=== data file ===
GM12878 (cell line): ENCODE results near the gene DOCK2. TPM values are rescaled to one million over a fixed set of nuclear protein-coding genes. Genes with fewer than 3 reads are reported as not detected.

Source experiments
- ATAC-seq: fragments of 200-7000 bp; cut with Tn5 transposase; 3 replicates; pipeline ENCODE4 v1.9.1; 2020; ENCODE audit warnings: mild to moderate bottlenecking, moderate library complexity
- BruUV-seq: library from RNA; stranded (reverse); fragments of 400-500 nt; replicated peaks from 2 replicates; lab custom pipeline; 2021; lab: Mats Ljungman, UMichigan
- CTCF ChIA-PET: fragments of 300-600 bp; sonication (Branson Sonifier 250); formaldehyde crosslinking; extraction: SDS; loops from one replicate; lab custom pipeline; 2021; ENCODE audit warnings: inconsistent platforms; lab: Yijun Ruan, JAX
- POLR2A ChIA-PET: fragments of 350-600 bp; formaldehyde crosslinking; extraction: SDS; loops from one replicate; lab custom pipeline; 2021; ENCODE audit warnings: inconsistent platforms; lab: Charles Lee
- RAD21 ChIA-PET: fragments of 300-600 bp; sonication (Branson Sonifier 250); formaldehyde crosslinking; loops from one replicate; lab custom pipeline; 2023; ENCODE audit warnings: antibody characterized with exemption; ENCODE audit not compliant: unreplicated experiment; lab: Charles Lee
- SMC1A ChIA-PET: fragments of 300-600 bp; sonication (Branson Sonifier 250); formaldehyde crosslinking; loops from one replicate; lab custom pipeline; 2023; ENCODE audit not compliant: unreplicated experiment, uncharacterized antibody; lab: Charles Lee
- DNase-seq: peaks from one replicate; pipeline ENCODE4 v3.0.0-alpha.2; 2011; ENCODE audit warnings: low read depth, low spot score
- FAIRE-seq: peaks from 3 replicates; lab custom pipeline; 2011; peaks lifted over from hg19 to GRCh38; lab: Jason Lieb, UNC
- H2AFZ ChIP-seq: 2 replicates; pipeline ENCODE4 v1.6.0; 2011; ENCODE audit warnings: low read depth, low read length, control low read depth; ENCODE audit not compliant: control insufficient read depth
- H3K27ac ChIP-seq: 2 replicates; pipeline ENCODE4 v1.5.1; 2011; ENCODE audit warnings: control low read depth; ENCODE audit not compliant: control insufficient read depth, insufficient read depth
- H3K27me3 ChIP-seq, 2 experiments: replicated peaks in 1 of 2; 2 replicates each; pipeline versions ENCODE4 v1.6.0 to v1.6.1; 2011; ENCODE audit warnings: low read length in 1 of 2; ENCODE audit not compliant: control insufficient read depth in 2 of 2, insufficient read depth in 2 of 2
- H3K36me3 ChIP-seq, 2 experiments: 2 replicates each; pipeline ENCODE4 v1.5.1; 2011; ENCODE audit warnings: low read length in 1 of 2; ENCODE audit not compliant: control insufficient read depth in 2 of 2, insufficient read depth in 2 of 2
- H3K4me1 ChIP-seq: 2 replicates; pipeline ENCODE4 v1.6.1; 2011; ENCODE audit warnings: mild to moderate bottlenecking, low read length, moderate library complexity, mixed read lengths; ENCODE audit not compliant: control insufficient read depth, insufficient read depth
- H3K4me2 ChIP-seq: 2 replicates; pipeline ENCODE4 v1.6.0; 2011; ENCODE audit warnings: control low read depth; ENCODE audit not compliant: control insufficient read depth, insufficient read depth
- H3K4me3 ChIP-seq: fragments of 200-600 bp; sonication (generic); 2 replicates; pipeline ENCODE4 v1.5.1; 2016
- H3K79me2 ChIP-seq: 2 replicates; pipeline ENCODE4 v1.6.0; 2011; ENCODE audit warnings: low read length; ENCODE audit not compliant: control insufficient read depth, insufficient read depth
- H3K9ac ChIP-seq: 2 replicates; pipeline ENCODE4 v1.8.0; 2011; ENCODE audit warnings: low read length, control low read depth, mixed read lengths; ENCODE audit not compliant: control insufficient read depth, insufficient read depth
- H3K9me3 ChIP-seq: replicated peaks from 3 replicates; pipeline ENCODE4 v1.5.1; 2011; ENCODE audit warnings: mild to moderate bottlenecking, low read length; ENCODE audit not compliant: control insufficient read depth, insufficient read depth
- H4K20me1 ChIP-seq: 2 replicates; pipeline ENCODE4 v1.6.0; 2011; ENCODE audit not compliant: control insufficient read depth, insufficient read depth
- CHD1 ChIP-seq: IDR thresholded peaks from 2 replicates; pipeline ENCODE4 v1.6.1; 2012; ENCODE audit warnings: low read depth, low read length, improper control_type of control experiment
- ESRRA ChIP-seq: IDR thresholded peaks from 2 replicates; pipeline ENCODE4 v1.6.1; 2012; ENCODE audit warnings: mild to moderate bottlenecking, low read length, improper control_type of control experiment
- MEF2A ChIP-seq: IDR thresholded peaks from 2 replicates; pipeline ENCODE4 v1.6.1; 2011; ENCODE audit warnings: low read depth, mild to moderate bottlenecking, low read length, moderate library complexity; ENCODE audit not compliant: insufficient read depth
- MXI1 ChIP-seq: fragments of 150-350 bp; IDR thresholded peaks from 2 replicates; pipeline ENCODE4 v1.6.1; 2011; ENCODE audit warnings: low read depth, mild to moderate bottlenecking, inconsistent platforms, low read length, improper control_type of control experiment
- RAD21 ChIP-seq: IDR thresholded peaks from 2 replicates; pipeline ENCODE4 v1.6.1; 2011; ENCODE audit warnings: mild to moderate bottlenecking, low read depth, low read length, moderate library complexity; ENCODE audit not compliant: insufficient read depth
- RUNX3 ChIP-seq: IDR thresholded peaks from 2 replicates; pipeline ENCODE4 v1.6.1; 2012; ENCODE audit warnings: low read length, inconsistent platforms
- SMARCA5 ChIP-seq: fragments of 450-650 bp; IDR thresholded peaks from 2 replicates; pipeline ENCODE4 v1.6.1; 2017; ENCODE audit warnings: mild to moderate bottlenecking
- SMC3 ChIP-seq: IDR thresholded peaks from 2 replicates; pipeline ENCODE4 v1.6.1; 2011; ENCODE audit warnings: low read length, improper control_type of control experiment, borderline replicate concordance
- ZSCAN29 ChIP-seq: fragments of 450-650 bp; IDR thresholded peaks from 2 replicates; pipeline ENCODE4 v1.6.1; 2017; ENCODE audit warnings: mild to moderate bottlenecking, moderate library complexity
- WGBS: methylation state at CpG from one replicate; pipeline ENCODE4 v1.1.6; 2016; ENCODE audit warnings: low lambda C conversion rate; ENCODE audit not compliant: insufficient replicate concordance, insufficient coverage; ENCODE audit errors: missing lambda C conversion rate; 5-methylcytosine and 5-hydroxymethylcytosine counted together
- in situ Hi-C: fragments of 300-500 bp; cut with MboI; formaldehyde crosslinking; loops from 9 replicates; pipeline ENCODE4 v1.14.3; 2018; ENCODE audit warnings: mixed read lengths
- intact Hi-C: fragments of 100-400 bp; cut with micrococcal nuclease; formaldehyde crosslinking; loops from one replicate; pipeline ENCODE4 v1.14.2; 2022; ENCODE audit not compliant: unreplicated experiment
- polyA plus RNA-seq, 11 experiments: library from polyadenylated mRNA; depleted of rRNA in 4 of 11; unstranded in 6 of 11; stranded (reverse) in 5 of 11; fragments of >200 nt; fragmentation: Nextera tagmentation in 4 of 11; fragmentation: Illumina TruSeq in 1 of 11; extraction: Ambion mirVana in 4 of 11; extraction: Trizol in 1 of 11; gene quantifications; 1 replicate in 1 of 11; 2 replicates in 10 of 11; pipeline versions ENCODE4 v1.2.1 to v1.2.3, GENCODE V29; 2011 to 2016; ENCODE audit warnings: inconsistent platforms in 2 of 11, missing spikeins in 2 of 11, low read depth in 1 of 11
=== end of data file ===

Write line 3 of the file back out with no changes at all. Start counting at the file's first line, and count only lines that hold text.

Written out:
- ATAC-seq: fragments of 200-7000 bp; cut with Tn5 transposase; 3 replicates; pipeline ENCODE4 v1.9.1; 2020; ENCODE audit warnings: mild to moderate bottlenecking, moderate library complexity